ELBA — Shotgun, shells, food, hot liquids, chair, warm clothes, notebook and pen.
Yup, I was ready for a recent antlerless deer hunt.
The final item on my gear list was unusual but needed to record GPS, weather and what I saw for certain game animals. It’s a new thing, one I needed to help the Department of Natural Resources learn more about deer.
For the past three years, the DNR sent bow hunters a card asking them to report what they saw and what they shot.
Response was poor, said Eric Michel, a DNR ungulate research scientist. This season “we are opening up wide, open to everybody,” he said.
It’s more than just a card to fill out when we’ve done for the year. Instead, we are being asked to fill out a rather detailed survey after each day’s hunt, two in a day if we move a long ways.
It works by going to www.dnr.state.mn.us/mammals/deer/management/deer-hunter-field-log.html and going to the questionaire. You will be asked a lot of detailed questions, including GPS, weather, what deer you saw, if you harvested a deer, size of antlers for bucks and if you saw some other game species such as grey fox and wild turkeys.
You can fill them out on your cell phone. Michel said that is one of the beauties of the ubiquitous phones. When you get back to your vehicle, take five minutes and pop in data. The phone makes it “a lot easier for us to interact with hunters,” he said.
The bow hunter survey began following a 2016 report from the Minnesota Office of the Legislative Auditor requesting more checks of the population model used to estimate deer populations for each deer permit area, according to the DNR. The observation surveys are a way to compare hunter-provided data with DNR population estimates.
“Our deer population model gives us good numbers, but we still like to check those against what hunters and wildlife managers are seeing on the ground. It’s another way to add confidence to the whole system,” Michel said.
“That is really our base goal, to increase our base rate,” he said. “We need more indices.”
One big variable they need to know more about it recruitment, like number of fawns following a doe. “That is something we are really lacking right now,” Michel said.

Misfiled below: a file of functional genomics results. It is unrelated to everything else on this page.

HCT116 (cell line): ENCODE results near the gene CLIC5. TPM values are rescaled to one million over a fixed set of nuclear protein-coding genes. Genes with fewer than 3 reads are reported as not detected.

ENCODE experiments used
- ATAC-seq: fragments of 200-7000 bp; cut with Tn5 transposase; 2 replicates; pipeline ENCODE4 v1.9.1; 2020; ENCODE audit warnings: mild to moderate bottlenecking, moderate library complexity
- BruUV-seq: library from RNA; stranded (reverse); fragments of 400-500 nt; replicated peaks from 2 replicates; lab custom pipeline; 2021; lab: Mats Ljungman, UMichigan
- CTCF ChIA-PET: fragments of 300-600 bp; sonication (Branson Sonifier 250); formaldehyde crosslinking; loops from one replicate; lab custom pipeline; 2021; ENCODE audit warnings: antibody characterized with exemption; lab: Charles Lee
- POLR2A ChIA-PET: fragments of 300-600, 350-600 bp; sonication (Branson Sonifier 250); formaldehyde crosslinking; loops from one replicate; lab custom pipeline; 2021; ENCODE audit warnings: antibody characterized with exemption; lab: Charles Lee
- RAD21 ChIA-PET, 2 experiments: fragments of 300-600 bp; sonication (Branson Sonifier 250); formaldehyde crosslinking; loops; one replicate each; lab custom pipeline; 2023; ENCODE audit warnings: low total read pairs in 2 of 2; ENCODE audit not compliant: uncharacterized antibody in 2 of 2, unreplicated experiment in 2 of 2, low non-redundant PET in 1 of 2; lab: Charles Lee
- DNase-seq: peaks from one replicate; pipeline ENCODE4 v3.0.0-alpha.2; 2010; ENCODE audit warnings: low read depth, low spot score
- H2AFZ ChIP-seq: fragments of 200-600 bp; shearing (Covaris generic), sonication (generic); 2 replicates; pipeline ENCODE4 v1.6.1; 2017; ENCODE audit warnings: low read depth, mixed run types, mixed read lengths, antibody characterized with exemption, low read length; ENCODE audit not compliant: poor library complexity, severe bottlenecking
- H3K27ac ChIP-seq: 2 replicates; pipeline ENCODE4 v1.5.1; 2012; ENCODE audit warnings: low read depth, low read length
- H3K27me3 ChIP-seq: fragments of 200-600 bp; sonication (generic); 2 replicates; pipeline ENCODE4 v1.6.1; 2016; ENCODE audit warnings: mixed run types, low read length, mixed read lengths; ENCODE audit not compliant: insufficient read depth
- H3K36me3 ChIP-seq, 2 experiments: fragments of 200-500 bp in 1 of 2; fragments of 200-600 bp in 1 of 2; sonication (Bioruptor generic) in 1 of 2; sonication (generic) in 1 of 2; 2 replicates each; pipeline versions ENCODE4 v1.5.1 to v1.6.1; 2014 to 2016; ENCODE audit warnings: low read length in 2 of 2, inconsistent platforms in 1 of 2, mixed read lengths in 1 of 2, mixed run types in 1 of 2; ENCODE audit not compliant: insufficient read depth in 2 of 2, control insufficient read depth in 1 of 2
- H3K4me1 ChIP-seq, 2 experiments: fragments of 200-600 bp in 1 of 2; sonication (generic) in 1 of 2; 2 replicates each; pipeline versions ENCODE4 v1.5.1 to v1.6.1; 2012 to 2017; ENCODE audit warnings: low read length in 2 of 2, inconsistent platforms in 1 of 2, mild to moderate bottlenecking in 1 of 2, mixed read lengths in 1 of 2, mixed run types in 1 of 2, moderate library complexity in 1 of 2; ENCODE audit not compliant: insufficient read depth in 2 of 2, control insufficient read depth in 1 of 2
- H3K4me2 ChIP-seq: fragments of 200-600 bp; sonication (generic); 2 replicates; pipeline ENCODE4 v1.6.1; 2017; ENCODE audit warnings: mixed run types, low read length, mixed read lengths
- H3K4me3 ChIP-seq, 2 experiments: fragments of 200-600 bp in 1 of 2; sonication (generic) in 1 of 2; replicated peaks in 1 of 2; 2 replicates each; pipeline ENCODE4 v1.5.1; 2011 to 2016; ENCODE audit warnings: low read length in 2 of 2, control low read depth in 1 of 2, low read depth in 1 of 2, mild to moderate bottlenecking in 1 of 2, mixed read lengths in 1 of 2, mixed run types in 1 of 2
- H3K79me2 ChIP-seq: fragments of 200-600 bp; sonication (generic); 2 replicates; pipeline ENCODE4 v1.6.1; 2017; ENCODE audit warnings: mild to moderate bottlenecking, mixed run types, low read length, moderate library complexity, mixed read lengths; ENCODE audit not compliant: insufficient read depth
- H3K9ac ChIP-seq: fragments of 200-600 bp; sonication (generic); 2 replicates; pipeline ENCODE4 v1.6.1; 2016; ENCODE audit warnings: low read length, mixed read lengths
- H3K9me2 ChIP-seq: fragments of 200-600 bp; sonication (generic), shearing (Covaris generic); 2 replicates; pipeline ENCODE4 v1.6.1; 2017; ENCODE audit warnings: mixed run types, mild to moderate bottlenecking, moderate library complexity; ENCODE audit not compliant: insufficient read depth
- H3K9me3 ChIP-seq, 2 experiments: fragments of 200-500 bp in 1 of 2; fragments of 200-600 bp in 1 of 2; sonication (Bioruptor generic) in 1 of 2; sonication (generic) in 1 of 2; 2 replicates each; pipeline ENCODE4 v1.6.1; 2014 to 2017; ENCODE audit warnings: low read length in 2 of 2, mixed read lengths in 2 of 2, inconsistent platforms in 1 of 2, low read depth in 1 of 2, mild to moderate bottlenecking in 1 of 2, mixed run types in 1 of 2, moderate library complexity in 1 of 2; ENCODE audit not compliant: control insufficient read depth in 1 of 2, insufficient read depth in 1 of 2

The DNR needs those numbers to get better at setting population goals for each deer permit area, he said, and then set regulations to reach those goals.
The second objective is to give hunters a chance to help, he said. “One of the biggest things is active participation in deer management,” he said.
He stressed that the DNR only wants information while we’re actually hunting. It doesn’t want deer we see flash across our lights when you’re heading out to hunt, not when scouting, not something our buddies said they saw a few miles away, or the otters I saw trout fishing a few days before.
He wants us recording “at the most natural movements” when we’re in the woods.
While a lot of work has been done finding how deer move, relying on radio-collared deer, these new data could offer hunters and researchers more insights into deer habits, he said.
With notebook and pen, I hunted part of Friday, Oct. 16, and Saturday, Oct. 17, in one area near Elba and moved a bit on Sunday.
I found looking around for part of the study was actually kind of interesting. It gave me something else to think around, another reason to be out in the woods, a way I might help researchers figure out the best seasons and limits for deer and other game animals.
On Saturday, I hunted in two places but because they were so close, Michel said to call it one hunt. I saw only a red fox and a lot of squirrels but grey fox and squirrels aren't on the list of game animals seen.
On Sunday, I moved far enough that I needed new GPS coordinates, easy to get on the cell phone.
I set up overlooking an open bowl and waited. I looked down for a few moments and when I looked up, there were four deer -- all antlerless.
My shotgun was down, however. I slowly tried to raise it and shift in my chair but the deer knew something was amiss because they saw me move. I couldn’t raise the gun and I began to stare, trying to figure out what they were for the survey.
I could see one deer was bigger than the fawn that stood next to it but was that a doe with triplets? The doe didn’t seem big enough and the other two seemed to be a separate family unit, maybe another young doe and few.
Finally, they spooked. The questionnaire does have a space for uncertain which is what I put down -- one adult doe and three uncertain deer. It’s not perfect but it’s the best I could judge.
After a while, I walked around slowly. Suddenly, three large birds got up from the wood and flew away. Ah ha! Three wild turkeys, I added them to my notebook.
At home Sunday evening, I entered all the data for the three days, relying not on memory, which can get sketchy, but on the notes.
It wasn’t a huge step forward. But it was something.
John Weiss has written and reported about Outdoors topics for the Post Bulletin for more than 40 years. He is the author of the book "Backroads: The Best of the Best by Post-Bulletin Columnist John Weiss"